Kellogg cereal recallA petrochemical was the cause of the foul smell that sickened a handful of people and led to the massive recall last month of some 28 million boxes of Kellogg cereal -- including Froot Loops and Corn Pops, the non-profit Environmental Working Group announced.

The group said little is known about the health risks of the chemical, Methylnaphthalene.

"What little we do know about the history of this chemical is checkered at best," said Environmental Working Group senior scientist Dave Andrews, in a statement. "Millions of pounds are produced every year, and this chemical is turning up in the packaging for popular cereals marketed toward children. I think it's important for federal public health agencies like the EPA and FDA to know everything there is to know about the possible risks this fossil fuel could pose to people's health."

Environmental Working Group said it learned of the source of the odor from Kellogg.

In a statement sent to Consumer Ally, Kellogg said the presence of the chemical did not pose a serious health risk.
"Kellogg Company has concluded its investigation into the off smells present in the package liners in some of its cereals. Working with external experts in medicine, toxicology, public health, chemistry and food safety, we identified elevated levels of hydrocarbons, including methyl naphthalene, normally found in the paraffin wax and film in the liners. This specific wax is commonly used as a protective coating for foods including cheese, raw fruits and vegetables, and is approved by the FDA. We have verified that the elevated levels of hydrocarbons are not present at harmful levels. We are working with our supplier to ensure that this situation does not happen again."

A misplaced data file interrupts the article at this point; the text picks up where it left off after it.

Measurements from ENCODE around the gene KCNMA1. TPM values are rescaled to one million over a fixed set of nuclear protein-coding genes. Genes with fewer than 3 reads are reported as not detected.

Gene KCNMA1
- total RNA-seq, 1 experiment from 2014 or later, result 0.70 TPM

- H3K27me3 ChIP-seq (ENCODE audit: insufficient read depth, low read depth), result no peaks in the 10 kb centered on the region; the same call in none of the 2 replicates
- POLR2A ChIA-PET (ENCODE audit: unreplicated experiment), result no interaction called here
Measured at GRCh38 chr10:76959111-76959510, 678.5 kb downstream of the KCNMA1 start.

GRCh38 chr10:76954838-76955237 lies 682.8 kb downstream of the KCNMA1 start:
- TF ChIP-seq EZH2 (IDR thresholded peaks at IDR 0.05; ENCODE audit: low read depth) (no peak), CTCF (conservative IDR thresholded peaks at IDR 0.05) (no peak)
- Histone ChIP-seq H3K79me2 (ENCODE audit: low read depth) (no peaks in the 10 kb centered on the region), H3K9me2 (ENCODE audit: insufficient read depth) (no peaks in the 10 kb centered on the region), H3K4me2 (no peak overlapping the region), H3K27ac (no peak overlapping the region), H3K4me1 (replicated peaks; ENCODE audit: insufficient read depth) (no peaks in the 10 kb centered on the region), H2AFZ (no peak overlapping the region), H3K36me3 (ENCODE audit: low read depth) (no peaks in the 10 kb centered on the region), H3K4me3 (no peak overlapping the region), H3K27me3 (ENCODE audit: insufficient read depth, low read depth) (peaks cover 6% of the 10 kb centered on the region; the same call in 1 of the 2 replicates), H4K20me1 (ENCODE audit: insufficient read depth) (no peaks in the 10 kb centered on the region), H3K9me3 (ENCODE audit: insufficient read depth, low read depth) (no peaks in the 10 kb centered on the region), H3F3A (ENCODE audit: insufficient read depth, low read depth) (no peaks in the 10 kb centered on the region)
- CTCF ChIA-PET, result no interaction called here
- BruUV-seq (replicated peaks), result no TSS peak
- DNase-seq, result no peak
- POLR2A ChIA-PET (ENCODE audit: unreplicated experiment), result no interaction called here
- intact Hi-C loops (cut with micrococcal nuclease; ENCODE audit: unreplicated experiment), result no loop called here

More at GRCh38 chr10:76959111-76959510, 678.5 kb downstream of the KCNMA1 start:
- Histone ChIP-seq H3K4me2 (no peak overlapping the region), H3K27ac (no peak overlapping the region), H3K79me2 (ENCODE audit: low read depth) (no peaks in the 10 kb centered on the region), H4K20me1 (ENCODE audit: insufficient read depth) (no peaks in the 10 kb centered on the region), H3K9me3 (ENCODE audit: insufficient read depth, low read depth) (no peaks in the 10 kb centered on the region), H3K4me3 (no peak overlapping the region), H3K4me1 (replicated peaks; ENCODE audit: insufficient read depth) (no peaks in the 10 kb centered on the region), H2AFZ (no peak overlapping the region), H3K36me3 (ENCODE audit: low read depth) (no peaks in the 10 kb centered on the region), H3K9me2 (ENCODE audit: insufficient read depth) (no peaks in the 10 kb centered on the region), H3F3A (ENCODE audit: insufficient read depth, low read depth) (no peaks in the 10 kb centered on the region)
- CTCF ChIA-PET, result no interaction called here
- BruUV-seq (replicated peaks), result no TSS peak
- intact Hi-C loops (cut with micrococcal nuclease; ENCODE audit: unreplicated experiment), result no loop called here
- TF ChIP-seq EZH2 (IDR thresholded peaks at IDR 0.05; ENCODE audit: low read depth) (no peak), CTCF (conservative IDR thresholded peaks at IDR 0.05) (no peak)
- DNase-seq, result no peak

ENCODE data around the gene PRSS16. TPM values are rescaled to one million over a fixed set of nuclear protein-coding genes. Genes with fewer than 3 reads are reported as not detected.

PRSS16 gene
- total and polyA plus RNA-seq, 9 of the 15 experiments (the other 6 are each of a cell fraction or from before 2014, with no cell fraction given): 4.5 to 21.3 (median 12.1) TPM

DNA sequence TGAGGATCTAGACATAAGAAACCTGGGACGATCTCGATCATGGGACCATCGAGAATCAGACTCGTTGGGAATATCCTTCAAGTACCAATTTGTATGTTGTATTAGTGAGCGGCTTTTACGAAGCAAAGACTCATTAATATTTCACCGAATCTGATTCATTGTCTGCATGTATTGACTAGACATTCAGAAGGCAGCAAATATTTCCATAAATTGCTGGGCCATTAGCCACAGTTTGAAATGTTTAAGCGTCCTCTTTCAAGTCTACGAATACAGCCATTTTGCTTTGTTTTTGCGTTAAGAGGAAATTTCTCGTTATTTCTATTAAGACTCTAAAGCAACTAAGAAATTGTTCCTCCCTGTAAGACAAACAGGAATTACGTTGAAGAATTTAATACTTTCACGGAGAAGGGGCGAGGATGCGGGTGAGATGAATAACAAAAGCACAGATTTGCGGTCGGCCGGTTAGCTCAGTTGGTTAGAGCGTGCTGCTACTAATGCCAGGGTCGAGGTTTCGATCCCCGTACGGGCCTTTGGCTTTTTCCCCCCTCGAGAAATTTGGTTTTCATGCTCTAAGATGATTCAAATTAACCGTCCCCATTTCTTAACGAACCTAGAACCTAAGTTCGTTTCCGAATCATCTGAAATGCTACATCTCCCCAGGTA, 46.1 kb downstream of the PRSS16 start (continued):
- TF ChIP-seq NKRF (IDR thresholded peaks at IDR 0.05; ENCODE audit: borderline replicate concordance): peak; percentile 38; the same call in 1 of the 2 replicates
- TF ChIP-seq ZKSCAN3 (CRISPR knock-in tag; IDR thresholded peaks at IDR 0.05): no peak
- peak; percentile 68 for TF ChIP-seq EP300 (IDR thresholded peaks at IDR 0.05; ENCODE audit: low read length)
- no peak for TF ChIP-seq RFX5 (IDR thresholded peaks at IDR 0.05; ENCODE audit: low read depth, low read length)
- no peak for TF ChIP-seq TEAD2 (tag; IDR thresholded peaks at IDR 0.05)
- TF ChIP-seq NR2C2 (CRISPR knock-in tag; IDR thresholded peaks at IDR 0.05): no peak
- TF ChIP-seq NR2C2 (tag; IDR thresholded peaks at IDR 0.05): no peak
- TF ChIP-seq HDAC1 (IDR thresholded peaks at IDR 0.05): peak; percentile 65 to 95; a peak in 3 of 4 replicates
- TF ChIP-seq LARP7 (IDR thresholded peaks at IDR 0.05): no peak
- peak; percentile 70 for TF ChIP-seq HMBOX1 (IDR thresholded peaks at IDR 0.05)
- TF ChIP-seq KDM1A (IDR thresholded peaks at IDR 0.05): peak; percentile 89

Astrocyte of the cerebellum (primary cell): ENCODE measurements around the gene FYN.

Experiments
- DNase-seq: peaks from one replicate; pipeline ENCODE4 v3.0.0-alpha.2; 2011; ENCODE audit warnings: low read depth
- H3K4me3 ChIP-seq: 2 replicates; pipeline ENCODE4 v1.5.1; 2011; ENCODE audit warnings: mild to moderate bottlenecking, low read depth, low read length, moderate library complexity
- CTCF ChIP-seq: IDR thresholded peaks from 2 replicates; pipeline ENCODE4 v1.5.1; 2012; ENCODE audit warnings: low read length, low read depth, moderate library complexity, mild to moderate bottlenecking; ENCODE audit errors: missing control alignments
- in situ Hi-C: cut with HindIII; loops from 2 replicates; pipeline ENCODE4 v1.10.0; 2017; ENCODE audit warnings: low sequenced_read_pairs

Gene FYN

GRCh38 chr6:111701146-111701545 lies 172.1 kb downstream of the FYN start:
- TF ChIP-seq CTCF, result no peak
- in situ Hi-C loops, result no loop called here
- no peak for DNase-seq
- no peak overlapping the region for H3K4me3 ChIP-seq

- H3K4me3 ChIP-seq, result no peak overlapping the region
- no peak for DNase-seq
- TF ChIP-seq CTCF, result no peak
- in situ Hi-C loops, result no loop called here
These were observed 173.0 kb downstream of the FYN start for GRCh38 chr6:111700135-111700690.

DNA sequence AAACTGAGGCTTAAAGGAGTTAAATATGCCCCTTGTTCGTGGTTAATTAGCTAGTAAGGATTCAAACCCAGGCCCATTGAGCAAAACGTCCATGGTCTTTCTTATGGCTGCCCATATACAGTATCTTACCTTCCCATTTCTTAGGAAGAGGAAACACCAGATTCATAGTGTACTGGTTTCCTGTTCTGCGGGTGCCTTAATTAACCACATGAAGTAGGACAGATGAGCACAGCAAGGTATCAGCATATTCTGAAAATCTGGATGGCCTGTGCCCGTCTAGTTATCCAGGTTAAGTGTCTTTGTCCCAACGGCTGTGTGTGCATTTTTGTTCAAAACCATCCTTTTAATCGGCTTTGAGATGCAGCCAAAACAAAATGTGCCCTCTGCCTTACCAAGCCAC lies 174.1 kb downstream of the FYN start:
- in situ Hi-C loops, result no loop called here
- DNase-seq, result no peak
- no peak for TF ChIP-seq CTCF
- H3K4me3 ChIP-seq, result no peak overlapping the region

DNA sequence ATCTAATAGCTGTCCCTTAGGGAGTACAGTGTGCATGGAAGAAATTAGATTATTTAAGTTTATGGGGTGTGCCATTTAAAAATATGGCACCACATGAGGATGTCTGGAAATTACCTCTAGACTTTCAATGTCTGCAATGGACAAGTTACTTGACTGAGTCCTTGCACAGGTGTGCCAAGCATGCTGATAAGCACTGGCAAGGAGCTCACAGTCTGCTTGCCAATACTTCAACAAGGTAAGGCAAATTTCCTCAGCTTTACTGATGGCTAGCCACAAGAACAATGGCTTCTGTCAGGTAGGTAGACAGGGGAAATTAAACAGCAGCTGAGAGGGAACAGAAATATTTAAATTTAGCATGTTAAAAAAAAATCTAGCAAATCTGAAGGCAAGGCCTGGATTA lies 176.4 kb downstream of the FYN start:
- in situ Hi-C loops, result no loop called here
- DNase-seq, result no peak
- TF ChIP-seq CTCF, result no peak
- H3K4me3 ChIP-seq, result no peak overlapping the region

With food, the recall process is driven by the companies themselves since the FDA does not have mandatory recall authority. That often leads to limited release of information to the public and, unlike the Consumer Product Safety Commission's recalls, a great deal of inconsistency about what information is provided.

A bill to toughen food safety laws has been stuck in Congress for months.

The following cereals were subject to the recall:

Apple Jacks:
  • UPC 3800039136 1: 17-ounce package with Better if Used Before Dates between April 10, 2011 and June 22, 2011
  • UPC 3800039132 3: 8.7-ounce packages with Better if Used Before Dates between June 3, 2011 and June 22, 2011
Corn Pops:
  • UPC 3800039109 5: 12.5-ounce packages with Better if Used Before Dates between March 26, 2011 and June 22, 2011
  • UPC 3800039111 8: 17.2-ounce packages with Better if Used Before Dates between March 26, 2011 and June 22, 2011
  • UPC 3800039116 3: 9.2-ounce packages with Better if Used Before Dates between April 5, 2011 and June 22, 2011
Froot Loops:
  • UPC 3800039118 7: 12.2-ounce packages with Better if Used Before Dates between March 26, 2011 and June 22, 2011
  • UPC 3800039120 0: 17-ounce packages with Better if Used Before Dates between March 26, 2011 and June 22, 2011
  • UPC 3800039125 5: 8.7-ounce packages with Better if Used Before Dates between March 26, 2011 and June 22, 2011
Honey Smacks:
  • UPC 3800039103 3: 15.3-ounce packages with Better if Used Before Dates between March 26, 2011 and June 22, 2011






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